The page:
Quote:

In solidarity with Black Lives Matter Vancouver's protest of the Vancouver pride parade for including a police float, queer Muslim group Salaam and queer South Asian group Trikone are also sitting out this year's pride parade.

Cicely-Belle Blain, co-founder of the Black Lives Matter Vancouver chapter, said many queer people of colour feel excluded from the mainstream queer community. She said the request isn't an attack on Vancouver police or the Pride Parade specifically, but a matter of solidarity. [...]

Imtiaz Popat, coordinator of the Muslim queer group Salaam, said his group does not feel safe marching in the parade this year due to racist backlash in the wake of the Orlando shooting and the interruption of the Toronto Pride Parade.

"We decided that because of the racist backlash that we need to have our own march," he said. "We need to have our own space where we do feel safe."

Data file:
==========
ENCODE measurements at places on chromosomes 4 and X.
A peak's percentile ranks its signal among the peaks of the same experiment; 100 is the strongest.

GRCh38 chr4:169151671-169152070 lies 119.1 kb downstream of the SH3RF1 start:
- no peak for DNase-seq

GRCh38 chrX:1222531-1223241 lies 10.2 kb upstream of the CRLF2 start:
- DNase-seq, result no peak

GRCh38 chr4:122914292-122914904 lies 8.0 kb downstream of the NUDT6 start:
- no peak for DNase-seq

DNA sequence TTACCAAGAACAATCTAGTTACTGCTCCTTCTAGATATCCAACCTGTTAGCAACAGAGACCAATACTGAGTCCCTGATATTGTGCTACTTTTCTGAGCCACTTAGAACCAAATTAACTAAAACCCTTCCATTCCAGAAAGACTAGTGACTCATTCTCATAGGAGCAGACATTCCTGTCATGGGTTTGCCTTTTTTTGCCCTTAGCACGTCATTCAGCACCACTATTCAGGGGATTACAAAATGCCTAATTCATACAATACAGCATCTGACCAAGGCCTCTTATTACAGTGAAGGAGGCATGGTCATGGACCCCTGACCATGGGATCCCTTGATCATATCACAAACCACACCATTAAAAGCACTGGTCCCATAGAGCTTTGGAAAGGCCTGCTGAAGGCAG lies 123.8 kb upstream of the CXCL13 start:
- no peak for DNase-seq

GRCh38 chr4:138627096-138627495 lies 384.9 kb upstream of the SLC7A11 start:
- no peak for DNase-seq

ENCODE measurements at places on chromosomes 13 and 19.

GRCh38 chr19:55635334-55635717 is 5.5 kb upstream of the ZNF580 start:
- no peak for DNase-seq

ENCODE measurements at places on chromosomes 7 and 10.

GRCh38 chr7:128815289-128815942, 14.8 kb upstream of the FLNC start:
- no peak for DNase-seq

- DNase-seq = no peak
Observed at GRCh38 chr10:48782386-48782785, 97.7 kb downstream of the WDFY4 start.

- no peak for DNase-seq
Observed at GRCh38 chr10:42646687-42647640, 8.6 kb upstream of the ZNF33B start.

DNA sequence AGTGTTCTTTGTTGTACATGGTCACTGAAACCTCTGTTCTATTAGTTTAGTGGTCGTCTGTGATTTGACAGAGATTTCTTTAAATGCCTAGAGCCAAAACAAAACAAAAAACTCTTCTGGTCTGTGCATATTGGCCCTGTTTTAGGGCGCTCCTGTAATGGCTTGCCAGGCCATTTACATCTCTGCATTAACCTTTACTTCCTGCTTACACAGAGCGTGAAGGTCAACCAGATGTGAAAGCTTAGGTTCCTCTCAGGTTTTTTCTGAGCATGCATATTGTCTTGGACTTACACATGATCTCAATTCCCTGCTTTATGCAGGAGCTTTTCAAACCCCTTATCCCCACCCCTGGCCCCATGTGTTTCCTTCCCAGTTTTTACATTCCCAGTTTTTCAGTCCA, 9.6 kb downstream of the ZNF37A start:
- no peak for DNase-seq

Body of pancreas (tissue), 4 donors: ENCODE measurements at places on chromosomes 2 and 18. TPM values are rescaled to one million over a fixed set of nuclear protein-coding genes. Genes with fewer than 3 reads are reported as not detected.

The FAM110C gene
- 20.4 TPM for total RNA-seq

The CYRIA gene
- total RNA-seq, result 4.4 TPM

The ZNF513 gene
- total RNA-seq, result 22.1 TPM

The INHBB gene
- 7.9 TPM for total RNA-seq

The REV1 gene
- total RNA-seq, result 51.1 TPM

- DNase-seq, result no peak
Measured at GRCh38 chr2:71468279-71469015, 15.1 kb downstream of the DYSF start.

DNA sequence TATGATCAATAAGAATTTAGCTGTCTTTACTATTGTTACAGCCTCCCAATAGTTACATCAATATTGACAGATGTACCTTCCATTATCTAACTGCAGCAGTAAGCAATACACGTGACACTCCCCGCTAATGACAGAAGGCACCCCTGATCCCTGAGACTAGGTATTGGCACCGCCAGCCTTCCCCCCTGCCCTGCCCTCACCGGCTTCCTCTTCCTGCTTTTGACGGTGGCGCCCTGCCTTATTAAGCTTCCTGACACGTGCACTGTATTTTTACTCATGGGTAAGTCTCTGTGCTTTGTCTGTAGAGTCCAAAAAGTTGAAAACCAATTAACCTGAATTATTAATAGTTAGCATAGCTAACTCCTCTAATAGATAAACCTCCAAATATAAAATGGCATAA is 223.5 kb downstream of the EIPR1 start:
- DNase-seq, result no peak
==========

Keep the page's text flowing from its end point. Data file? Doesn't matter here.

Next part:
"Pride is not talking to us. The city is not talking to us."

That march, the Two-Spirit Queers, Trans, Intersexed and Bisexual People of Colour Pride March, will be happening on Monday, the day after the main pride parade.

 

Unionist

bagkitty wrote:
It does leave me wondering, is BLM going to intervene to protest the Toronto Police Service's continued participation in the annual launch of Caribana, Scotiabank Toronto Caribbean CarnivalToronto Caribbean Carnival?

Mr. Magoo wrote:

Of course I'm not really going to tell BLM, or Caribana, or Pride, what they have to do, but I think the parallels are obvious enough that wondering whether BLM is going to hold their other community accountable to the same marginalized people isn't unreasonable.

Not sure if this is what you meant, but kudos to BLM TO:

[url=http://www.cbc.ca/news/canada/toronto/caribana-black-lives-matter-1.3701... Lives Matter concerned about policing at Caribbean Carnival - While Mayor Tory praises the police presence, Black Lives Matter activist calls it 'gross'[/url]

 

mark_alfred

self delete

swallow swallow's picture

[url=http://www.cbc.ca/news/canada/british-columbia/black-lives-matter-vancou... Lives Matter Vancouver joins Dyke March as other groups also sit out Pride[/url]